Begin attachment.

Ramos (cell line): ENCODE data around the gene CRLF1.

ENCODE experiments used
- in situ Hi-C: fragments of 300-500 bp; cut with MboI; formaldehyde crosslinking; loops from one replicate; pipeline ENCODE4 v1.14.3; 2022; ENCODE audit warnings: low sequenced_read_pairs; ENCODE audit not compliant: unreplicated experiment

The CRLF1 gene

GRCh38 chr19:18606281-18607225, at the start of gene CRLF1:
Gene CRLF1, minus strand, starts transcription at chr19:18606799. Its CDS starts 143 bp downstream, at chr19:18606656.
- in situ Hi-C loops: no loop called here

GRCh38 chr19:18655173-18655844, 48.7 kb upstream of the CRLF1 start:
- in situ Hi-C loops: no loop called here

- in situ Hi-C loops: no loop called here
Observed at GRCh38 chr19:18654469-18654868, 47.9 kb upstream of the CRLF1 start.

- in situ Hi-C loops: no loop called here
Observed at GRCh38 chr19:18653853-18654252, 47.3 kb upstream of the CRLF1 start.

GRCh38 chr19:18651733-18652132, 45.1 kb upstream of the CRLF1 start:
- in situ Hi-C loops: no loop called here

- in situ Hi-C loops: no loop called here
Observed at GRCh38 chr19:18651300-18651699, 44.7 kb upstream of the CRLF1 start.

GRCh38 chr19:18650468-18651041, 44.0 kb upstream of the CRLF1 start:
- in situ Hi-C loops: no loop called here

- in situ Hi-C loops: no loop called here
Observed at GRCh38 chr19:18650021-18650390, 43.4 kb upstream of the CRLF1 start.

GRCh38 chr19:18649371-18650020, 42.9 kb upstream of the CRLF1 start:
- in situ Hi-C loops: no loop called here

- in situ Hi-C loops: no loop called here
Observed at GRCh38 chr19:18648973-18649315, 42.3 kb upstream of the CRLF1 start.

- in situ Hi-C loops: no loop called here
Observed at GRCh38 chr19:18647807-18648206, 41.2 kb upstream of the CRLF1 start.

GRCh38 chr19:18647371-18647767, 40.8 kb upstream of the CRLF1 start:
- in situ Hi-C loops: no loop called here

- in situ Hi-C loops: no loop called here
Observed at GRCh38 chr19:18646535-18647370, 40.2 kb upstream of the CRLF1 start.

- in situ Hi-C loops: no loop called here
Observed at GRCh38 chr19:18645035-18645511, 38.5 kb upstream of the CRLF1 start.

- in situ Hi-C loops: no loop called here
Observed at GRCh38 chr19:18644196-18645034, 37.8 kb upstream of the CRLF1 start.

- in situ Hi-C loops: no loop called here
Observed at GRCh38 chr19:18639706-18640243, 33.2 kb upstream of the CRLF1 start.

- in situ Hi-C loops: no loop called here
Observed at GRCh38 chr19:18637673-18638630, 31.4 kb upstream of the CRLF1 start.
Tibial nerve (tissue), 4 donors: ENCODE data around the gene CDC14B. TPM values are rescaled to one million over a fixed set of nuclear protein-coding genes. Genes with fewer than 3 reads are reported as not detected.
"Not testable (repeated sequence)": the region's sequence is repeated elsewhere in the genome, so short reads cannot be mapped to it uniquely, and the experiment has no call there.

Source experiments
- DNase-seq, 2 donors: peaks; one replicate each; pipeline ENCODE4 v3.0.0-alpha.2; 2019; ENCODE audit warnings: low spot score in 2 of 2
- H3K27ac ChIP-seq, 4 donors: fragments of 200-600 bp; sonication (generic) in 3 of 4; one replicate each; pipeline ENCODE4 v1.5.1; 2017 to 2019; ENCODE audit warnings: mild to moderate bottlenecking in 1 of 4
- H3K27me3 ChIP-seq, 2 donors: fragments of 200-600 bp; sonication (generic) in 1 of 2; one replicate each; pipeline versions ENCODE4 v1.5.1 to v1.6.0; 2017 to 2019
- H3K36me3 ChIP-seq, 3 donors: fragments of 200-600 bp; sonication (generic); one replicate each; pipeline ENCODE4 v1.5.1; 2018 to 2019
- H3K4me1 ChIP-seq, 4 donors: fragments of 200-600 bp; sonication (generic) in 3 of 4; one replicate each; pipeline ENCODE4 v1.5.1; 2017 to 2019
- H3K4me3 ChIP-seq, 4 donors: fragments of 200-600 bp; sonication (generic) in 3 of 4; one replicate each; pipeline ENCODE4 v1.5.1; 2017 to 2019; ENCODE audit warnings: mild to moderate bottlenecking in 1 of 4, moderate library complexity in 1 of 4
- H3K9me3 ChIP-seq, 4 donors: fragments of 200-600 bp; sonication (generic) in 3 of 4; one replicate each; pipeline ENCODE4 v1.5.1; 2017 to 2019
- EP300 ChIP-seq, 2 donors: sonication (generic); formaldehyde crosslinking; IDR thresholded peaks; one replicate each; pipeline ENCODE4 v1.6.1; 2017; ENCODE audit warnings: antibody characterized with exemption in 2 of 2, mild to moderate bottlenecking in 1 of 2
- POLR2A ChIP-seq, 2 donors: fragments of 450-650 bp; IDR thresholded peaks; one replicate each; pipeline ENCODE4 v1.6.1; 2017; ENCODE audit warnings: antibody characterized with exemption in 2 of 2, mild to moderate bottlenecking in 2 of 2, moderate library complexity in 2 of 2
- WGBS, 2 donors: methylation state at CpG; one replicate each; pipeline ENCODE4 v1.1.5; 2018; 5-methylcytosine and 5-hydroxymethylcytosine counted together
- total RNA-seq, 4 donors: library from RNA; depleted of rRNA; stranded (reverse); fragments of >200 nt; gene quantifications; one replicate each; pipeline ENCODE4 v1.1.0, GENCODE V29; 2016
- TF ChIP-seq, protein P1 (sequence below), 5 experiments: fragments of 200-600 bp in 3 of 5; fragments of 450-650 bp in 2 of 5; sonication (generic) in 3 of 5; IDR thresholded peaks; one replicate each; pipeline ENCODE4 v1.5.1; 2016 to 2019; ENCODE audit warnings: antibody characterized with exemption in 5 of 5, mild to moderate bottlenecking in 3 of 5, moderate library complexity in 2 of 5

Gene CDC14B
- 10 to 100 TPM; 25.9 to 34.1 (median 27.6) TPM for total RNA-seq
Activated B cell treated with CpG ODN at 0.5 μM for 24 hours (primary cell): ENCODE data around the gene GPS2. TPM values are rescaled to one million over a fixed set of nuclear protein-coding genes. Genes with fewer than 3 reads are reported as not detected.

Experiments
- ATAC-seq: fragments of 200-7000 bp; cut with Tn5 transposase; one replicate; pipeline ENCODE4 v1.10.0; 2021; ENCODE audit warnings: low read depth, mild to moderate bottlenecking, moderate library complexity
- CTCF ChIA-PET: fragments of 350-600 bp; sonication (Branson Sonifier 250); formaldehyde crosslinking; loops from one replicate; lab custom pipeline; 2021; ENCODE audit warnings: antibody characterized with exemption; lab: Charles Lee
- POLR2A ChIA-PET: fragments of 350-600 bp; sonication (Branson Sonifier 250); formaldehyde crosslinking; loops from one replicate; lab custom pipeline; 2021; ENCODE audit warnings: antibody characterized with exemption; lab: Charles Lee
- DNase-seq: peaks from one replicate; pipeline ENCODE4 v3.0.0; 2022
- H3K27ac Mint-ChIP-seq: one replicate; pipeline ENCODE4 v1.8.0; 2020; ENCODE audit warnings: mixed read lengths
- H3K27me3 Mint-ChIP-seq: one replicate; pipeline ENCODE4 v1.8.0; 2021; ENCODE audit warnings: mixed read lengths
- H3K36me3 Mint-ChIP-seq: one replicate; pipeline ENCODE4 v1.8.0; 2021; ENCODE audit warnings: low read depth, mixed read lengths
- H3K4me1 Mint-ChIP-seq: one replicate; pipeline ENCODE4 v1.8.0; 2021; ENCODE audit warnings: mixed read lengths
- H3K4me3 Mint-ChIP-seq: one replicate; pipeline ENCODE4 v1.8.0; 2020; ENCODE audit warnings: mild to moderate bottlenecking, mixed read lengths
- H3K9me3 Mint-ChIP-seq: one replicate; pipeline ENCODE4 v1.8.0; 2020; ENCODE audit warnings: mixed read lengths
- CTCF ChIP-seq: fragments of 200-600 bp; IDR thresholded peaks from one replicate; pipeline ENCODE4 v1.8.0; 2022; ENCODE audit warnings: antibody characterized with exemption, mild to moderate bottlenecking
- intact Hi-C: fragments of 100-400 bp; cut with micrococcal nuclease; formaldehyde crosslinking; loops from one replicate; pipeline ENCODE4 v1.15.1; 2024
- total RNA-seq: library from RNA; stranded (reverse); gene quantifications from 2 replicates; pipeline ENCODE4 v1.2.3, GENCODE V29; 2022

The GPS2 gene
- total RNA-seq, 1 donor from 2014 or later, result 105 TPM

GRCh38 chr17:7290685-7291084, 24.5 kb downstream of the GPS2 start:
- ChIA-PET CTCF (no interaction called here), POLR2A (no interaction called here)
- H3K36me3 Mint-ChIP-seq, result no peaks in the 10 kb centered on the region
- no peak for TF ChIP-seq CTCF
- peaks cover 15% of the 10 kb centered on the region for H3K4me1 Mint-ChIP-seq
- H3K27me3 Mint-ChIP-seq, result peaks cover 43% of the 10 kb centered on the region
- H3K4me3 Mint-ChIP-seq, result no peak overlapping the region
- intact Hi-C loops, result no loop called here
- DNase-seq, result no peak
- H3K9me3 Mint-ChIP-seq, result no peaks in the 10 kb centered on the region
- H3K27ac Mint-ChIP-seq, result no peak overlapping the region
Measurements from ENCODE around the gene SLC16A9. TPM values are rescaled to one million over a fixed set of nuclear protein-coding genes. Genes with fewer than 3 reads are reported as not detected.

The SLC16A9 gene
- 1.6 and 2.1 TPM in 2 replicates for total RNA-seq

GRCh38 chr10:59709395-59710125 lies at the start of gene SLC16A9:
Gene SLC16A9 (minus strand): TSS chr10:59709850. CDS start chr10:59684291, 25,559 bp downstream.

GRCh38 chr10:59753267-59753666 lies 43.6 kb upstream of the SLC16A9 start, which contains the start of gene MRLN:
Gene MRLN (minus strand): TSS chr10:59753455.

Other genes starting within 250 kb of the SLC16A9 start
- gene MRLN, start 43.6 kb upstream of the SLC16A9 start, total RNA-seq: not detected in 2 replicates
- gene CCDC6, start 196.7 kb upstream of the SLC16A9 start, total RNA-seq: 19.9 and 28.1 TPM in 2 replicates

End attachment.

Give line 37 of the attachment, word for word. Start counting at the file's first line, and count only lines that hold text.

Observed at GRCh38 chr19:18639706-18640243, 33.2 kb upstream of the CRLF1 start.